Tupolev SB

Familiarly called the Katyusha, the Tupolev SB was first flown on October 7, 1933. Intended as a high-speed bomber, it was at the time one of the Tupolev organization’s most advanced designs, based on a heavy fighter airframe rather than a bomber. Construction was all metal and, in service during the Spanish civil war, its 255-mile-per-hour speed outflew many enemy fighters-until the appearance of the German Bf- 109 fighter. A total of 6,656 SBs were built up to 1940, and some remained in service until 1943, despite heavy losses to the Bf-109s.

Fast-flying SBs were among the world’s best bombers when they appeared in 1936. They enjoyed a distinguished career in Spain, Mongolia, and Finland before suffering heavy losses in World War II.

In 1933 the Soviet government announced specifications for an entirely new light bomber, one so fast that it could operate without escort fighters. The Tupolev design bureau finessed the problem with great skill, and in 1934 it built two prototypes with radial and in-line engines respectively. The new SB was Russia’s first stressed-skin aircraft, a midwing, all-metal monoplane bomber. It was modern in every respect to Western contemporaries and possessed such advanced features as retractable landing gear and flush-riveting. A crew of four was comfortably housed, and the plane flew faster than any fighter or bomber then in service, including the highly touted Bristol Blenheim. In 1936 the in-line engine prototype entered production as the SB, and nearly 7,000 were produced. These modern, capable craft formed the bulk of Soviet tactical aviation over the next five years and played a major role in modernizing and revitalizing the Soviet bomber forces.

SBs were bloodied in the Spanish Civil War (1936-1939), where they proved impervious to slower Nationalist fighters. They also enjoyed similar success in Mongolia against the Japanese and were exported to China in quantity. Several new versions were also introduced with more powerful engines, but this robust design was growing obsolete in light of developments elsewhere. SBs again fought well against Finland during 1939-1940, but when Germany invaded Russia the following year they lost their speed advantage. Being somewhat flammable, scores were quickly dispatched by formidable Messerschmitt Bf 109 and Bf 110 fighters. But they were abundantly available, and so the Soviets had little recourse but to continually employ them. They did so in a wide variety of roles, including that of night intruder and torpedo-bomber. By the time SBs withdrew in 1943, they had sustained the heaviest losses of any Russian aircraft in World War II.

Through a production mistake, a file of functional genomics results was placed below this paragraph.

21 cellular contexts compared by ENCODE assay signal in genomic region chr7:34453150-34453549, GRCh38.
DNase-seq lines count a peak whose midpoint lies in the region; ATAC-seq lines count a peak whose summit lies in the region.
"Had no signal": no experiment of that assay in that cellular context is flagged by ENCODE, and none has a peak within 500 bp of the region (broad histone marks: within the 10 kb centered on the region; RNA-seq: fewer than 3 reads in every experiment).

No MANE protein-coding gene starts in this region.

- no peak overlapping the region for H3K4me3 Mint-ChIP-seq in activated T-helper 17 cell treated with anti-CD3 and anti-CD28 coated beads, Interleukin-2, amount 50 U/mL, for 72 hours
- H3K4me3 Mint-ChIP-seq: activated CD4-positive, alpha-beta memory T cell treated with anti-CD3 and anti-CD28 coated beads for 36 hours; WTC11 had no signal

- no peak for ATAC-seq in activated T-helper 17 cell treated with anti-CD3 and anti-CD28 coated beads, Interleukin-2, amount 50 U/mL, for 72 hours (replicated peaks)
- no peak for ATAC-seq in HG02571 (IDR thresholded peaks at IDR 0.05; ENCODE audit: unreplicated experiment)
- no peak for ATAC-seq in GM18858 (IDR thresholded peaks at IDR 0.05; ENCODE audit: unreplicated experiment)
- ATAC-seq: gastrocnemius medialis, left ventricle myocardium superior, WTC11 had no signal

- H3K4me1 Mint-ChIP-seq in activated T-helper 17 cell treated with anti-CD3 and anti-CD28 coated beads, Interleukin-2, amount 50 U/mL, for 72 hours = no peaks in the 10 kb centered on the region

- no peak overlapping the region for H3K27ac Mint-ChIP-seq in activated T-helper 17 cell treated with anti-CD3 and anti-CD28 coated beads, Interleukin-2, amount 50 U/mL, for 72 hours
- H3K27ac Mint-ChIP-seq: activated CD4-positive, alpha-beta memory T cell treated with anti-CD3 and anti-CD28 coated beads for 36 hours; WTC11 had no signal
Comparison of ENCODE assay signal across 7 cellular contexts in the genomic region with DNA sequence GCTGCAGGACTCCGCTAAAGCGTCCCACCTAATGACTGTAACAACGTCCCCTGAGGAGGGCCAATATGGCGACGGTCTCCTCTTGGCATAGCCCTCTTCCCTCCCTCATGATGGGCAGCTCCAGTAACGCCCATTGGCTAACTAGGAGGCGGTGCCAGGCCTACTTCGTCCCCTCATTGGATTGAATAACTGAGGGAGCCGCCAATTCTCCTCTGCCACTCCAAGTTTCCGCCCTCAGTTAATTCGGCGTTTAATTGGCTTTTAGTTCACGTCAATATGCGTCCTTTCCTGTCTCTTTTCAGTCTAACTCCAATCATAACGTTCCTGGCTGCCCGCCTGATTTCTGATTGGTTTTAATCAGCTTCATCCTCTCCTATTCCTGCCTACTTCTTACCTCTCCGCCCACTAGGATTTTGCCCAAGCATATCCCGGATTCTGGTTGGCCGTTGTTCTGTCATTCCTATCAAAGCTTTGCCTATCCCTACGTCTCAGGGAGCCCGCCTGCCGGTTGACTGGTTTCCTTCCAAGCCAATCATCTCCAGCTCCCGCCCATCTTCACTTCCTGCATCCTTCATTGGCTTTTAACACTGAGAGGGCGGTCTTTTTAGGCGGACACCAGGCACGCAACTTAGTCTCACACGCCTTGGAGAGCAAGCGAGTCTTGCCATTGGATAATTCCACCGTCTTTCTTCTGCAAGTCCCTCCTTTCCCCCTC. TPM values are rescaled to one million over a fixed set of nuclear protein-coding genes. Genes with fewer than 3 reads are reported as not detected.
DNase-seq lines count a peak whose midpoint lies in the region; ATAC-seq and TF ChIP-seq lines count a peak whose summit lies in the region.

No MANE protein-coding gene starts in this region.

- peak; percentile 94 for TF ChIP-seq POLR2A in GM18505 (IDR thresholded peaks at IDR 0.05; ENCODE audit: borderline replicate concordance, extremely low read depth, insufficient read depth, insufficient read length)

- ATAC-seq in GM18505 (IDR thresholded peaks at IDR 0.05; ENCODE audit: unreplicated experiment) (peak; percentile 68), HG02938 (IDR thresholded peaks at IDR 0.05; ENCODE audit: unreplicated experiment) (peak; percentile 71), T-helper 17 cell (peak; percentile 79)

The SB was driven by twin 850-horsepower M100 V-12 piston engines to a top speed of 255 miles per hour and a service ceiling of 27,885 feet. Its range was a modest 746 miles. Wingspan was 66 feet 8 ½ inches, and defensive armament consisted of two 0.3-inch machine guns in a nose turret, one in a dorsal turret, and one in the ventral position. Bomb capacity was 2,205 pounds, and the plane was crewed by three.

Specifications (SB 2M-103)

General characteristics
Crew: 3
Length: 12.57 m (41 ft 2¾ in)
Wingspan: 20.33 m (66 ft 8 in)
Height: 3.60 m (11 ft 9¾ in)
Wing area: 56.7 m² (610.3 ft2)
Empty weight: 4,768 kg (10,512 lb)
Loaded weight: 6,308 kg (14,065 lb)
Max. takeoff weight: 7,880 kg (17,370 lb)
Powerplant: 2 × Klimov M-103 liquid-cooled V12 engine, 716 kW (960 hp) each
Maximum speed: 450 km/h (243 knots, 280 mph) at 4,100 m (13,450 ft)
Range: 2,300 km (1,243 nmi, 1,429 mi)
Service ceiling: 9,300 m (30,510 ft)
Climb to 1,000 m (3,280 ft): 1.8 min
Climb to 9,000 m (29,500 ft): 32 min
Guns: 4 × 7.62 mm ShKAS machine guns (two in nose, one in dorsal and one in ventral position)
Bombs: 6 × 100 kg (220 lb) or six 50 kg (110 lb) bombs in bomb-bay, 2 × 250 kg (550 lb) bombs on wing racks


It’s “SB”, folks. not “SB-2”

Index SB of Arkhangelsky’s high-velocity bomber comes from plain meaning:
“Skorostnoi Bombardirovshik”.

skorostnOi = high velocity
bombardirOvshik = bomber

Actual index must be like below
SB 2M-100
SB 2M-100A
SB 2M-103

the index reads “SB with TWO engines <namely>”.

I don’t know why west took TWO as a part of plane’s name.

It is obviously NOT named like MiG-1, Il-2, Su-2, Ar-2 or Pe-2, because such nomination was introduced much later.

On the other hand, SB cannot be with ONE engine to use “SB-1” index.

On the third hand it is not SECOND bomber or SECOND design.

For those who is interested:

RTs is Rait Tsiklon, Wright Cyclone transliterated into cyrillic. it is licensed R-1820-F3, named M-25 in USSR.

IS is Ispano Syuiza, Hispano Suiza transliterated into cyrillic. it is also licensed production. engine development gave a row of V. Klimov’s engines M-100, M-103, M-105 (VK-105), VK-107.


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